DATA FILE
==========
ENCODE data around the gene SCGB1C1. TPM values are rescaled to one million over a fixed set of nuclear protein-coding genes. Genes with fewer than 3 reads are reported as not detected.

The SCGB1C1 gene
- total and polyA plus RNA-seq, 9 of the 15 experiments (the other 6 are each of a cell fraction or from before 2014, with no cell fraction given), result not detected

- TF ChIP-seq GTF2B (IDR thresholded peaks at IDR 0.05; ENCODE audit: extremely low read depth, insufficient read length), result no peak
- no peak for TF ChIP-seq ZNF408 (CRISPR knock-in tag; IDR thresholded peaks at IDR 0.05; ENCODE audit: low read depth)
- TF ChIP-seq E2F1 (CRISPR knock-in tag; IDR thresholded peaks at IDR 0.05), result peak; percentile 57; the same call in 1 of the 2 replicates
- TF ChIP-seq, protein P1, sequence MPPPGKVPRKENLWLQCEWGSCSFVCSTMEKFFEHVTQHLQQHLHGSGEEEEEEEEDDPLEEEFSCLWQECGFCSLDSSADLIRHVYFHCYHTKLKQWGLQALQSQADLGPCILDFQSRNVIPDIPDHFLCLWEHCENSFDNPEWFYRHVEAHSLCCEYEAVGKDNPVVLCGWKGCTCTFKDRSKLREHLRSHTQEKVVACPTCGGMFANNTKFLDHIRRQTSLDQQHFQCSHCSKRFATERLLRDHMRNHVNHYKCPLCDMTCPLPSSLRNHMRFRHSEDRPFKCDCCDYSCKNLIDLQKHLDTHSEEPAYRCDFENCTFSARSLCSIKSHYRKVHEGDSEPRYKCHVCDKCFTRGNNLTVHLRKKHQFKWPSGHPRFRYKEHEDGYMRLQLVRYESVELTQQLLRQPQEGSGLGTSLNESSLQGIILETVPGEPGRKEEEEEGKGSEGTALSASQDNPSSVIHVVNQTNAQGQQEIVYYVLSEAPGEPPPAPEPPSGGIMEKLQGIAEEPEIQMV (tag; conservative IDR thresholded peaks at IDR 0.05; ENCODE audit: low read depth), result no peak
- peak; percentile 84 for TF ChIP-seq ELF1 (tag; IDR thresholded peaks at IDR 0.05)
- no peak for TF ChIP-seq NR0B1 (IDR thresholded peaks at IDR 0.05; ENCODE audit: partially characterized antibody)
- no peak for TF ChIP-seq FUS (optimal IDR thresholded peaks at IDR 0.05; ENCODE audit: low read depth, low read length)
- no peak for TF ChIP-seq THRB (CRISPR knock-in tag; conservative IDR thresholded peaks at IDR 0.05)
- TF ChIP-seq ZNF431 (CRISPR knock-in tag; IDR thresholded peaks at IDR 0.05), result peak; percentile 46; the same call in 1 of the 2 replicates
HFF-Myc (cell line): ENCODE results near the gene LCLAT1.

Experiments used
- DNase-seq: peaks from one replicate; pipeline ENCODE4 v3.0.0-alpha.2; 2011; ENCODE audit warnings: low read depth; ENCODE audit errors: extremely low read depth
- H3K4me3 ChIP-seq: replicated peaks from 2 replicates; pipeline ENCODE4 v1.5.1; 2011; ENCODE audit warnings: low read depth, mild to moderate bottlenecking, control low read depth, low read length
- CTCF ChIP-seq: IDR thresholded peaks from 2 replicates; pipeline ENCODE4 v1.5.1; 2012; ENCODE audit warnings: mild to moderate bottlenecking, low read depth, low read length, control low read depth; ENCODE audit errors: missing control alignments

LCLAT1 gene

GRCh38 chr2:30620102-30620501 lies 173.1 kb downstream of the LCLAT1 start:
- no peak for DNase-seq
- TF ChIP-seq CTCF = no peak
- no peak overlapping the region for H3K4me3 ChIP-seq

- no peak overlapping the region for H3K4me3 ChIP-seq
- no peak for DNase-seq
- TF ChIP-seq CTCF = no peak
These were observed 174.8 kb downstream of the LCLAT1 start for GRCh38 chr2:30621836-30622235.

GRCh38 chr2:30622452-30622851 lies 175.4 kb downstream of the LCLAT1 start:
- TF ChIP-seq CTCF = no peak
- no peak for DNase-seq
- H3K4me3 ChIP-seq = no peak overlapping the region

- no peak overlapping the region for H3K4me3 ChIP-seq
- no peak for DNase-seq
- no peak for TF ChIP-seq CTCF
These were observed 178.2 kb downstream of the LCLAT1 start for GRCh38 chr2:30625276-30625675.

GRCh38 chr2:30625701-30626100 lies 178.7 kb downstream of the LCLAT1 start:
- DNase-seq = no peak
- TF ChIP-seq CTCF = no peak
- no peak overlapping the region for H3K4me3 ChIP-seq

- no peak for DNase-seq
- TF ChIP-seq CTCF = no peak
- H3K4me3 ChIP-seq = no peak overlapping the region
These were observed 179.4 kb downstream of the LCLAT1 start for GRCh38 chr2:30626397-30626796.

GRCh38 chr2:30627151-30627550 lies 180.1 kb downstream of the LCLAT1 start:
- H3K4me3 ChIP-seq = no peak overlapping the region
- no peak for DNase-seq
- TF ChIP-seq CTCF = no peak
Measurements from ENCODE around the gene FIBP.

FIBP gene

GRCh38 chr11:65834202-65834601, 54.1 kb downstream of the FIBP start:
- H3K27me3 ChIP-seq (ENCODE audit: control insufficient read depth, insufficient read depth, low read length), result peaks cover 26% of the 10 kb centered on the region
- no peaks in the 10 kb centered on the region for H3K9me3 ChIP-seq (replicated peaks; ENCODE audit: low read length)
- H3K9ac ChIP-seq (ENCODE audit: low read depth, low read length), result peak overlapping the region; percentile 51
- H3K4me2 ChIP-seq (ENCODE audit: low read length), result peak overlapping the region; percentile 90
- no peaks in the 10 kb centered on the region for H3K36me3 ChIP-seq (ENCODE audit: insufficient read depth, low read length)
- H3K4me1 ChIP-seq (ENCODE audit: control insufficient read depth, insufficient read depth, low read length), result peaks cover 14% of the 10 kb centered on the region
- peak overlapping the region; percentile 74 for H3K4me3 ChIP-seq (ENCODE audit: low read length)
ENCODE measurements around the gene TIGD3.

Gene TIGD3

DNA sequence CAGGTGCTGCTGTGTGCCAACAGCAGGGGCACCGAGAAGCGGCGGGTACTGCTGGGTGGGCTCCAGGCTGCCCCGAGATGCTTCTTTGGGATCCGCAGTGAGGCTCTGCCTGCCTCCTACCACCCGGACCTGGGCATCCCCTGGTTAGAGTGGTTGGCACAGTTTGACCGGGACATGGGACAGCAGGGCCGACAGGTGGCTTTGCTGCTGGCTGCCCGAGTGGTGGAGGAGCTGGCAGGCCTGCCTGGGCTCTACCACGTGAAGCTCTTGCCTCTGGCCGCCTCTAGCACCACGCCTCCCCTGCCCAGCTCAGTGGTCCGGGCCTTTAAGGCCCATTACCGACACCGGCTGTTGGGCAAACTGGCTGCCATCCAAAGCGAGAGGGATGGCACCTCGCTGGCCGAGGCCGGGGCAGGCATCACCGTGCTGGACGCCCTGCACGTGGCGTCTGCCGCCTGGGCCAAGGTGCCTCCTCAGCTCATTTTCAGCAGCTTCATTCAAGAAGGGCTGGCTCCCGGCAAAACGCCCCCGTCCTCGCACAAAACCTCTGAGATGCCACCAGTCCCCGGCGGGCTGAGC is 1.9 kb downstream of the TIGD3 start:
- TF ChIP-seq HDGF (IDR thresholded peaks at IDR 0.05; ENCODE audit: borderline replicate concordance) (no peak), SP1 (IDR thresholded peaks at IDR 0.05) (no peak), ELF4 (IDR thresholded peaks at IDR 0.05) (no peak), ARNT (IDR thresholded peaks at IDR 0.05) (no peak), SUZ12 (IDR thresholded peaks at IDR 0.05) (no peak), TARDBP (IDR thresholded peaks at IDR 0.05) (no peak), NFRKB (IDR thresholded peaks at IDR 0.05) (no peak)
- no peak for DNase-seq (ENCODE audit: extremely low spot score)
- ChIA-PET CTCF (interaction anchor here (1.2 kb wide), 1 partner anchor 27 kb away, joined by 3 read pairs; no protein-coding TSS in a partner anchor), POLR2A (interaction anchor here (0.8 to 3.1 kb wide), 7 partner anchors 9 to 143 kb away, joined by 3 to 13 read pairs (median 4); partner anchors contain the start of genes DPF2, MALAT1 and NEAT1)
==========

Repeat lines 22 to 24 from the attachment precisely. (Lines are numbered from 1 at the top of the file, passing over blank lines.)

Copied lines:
- no peak overlapping the region for H3K4me3 ChIP-seq

- no peak overlapping the region for H3K4me3 ChIP-seq
- no peak for DNase-seq